The opinion of the court was delivered by: Bucklo, District Judge.
MEMORANDUM OPINION AND ORDER
Koula Poulos was 59 years old in 1998 when Motorola cut off
her Long Term Disability Plan benefits after thirteen years,
determining, despite her being diagnosed with, among other
things, degenerative arthritis, osteoporosis, and depression,
that she was not disabled. She appeals this determination of the
Plan administrator, and I reverse it, ordering her benefits
Ms. Poulos was born in Greece in 1940. She came to this
country in 1962, and speaks little English. She did manual labor
for most of her working life, most recently, during 1983-85, as
an assembly line worker for Motorola. She was injured in 1985
and received benefits under the Motorola Long Term Disability
Plan ("the Plan") from 1985 to 1998. She also qualified upon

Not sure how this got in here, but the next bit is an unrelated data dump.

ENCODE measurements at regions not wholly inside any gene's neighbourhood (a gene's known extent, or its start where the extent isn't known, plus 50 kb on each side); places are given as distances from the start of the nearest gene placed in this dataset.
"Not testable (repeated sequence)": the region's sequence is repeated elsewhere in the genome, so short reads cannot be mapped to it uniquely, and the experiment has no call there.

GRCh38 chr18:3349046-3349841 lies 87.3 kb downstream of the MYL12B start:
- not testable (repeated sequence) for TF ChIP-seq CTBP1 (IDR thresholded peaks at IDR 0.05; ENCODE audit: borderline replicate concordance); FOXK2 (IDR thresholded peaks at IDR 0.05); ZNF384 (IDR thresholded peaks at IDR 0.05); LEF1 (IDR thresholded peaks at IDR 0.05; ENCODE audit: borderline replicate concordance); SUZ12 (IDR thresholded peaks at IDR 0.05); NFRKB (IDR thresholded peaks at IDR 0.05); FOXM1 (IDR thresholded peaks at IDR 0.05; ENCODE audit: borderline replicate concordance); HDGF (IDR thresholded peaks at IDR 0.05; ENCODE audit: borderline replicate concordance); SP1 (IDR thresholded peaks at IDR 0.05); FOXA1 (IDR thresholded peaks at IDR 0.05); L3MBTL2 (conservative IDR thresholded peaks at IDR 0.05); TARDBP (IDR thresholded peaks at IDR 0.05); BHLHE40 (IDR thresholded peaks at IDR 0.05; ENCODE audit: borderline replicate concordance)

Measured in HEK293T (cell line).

appeal for Social Security Disability payments ("SSI") in 1989
after initially being rejected for those benefits. The basis of
her disability claims was that she suffered a spinal impairment
that caused her severe back pain and limited her ability to move
and work. This was attested to by Dr. Spiro Stamelos, her
primary care physician, who has treated her over the last
decade. He stated that she suffered from severe osteoporosis
(bone weakening), pathological fractures, arthritis, weakness,
and clinical depression. He also noted that, at age 59, "we have
very little chance of re-educating and possibly reversing her
In 1998, Motorola terminated her disability benefits because
it concluded that she was not disabled. Motorola's decision was
based upon the determination of CORE, a medical review agency it
had recently engaged in part to assess disability claims. CORE's
Medical Director, Dr. J.D. Beavers, did not examine Ms. Poulos